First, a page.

You will learn in small classes with faculty members who know you as an individual, meaning you’ll get one-on-one encouragement, personal direction and research opportunities suited to your needs. Lab work will be central to your studies, and as a senior physics major, you will conduct an in-depth research project. Senior projects often produce work that is presented at conferences or published in journals.

About the Major

The program offers an excellent grounding in the ideas, thinking skills and lab experience necessary for postgraduate study in many science-based disciplines. Prospective engineers will be interested in Hamilton’s five-year, combined-degree programs with Columbia University, the Thayer School of Engineering at Dartmouth College, Rensselaer Polytechnic Institute and Washington University in St. Louis. Astronomy is a minor within the department.

The physics professors are all exceptional. They understand when to ease students into conceptually challenging subjects, but are also not afraid to withhold help when they can see that the students are capable of figuring out the problem themselves.

Joelle Baer ’16 — physics major

In the best liberal arts tradition, courses stimulate analytical thinking, critical reading and the ability to write and speak with clarity and authority. Most majors enter with a basic knowledge of algebra, trigonometry and calculus but the department welcomes students who come to the discipline through other interests and are willing to pursue the preparatory courses they need to major or minor in physics.

Careers After Hamilton

  • Optical Physicist, NASA Headquarters
  • Mechanical Engineer, U.S. Navy
  • Professor of Physics, University of Michigan
  • Materials Science Engineer, United Technologies Carrier Corp.
  • Associate Editor, McGraw-Hill
  • Engineer, General Motors
  • Senior Scientist, Lawrence Berkeley National Laboratory
  • Director, Global Financial Systems, Foster Wheeler Corp.
  • Physics Teacher, Natick Public Schools

Contact Information

Physics Department

198 College Hill Road
Clinton, NY 13323
315-859-4367 315-859-4807 physics@hamilton.edu

Meet Our Faculty

A Sampling of Courses

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How Things Work 120F

A few basic physics principles can explain many common devices such as car engines, TVs, refrigerators, airplanes and eyeglasses, and some not-so-common devices such as atomic bombs and lasers. This course qualitatively teaches basic physics concepts with the aim of demystifying technology. A conceptual introduction to physics where all the examples come from your experience. Quantitative and Symbolic Reasoning.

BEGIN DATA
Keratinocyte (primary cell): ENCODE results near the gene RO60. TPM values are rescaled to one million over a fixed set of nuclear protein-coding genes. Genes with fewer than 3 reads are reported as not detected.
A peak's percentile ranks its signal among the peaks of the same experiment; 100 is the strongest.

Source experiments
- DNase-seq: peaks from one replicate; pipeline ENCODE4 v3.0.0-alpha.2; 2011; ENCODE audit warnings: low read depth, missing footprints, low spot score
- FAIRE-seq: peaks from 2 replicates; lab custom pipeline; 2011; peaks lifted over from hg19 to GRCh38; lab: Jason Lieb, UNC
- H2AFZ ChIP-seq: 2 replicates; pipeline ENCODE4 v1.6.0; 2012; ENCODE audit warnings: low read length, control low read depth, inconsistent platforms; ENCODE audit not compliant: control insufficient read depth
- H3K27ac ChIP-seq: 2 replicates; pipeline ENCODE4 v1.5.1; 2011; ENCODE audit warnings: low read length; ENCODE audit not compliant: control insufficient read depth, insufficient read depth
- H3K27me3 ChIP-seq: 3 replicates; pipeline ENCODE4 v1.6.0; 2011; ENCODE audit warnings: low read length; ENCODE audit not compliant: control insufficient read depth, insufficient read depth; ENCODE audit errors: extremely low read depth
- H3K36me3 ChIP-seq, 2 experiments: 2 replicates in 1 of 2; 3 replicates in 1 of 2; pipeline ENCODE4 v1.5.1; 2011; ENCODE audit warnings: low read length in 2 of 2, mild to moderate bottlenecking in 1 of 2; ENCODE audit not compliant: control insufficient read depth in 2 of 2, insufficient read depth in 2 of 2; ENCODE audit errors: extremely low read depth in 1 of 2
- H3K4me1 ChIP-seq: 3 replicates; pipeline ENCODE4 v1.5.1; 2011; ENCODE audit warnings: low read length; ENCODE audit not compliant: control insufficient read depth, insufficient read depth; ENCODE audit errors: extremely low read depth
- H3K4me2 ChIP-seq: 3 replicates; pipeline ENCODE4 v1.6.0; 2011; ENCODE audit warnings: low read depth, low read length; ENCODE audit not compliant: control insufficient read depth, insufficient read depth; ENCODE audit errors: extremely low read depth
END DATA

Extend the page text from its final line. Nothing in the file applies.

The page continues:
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The Physics of Musical Sound 175F

An exploration of the physics that underlies the production of musical sounds. Covers issues ranging from the nature of musical sound, units, some physical principles, theory of wave propagation and mode formation, physical mechanisms of how instrument families work and their implications for musical use of those families, acoustics of halls, digital simulations of musical instruments and performance spaces. Algebra will be used. Four hours of class/laboratory per week. May count toward a concentration in physics. Quantitative and Symbolic Reasoning.

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Electronics and Computers 245S

Hands-on introduction to the concepts and devices of electronics. Study of analog and digital circuits, computer architecture, assembler programming and computer interfacing. Quantitative and Symbolic Reasoning.

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Electromagnetism 295S

Introduction to the mathematical description of the electric and magnetic fields, their sources and their interactions with matter. Exploration of Maxwell’s laws with emphasis on the relationship between the physics and the mathematics needed to describe it. Three hours of class.

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Topics in Astrophysics 330

Topics may include fundamentals of stellar structure and evolution, the black hole and the curvature of space-time, the structure of galaxies and galactic dynamics, theories of the structure and evolution of the universe. Quantitative and Symbolic Reasoning.

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Classical Mechanics 350F

Principles of classical mechanics, including oscillations, nonlinear dynamics, dynamics of systems of particles, non-inertial reference frames, Hamilton and Lagrangian mechanics, celestial mechanics, rigid body motion and coupled oscillations. Quantitative and Symbolic Reasoning.

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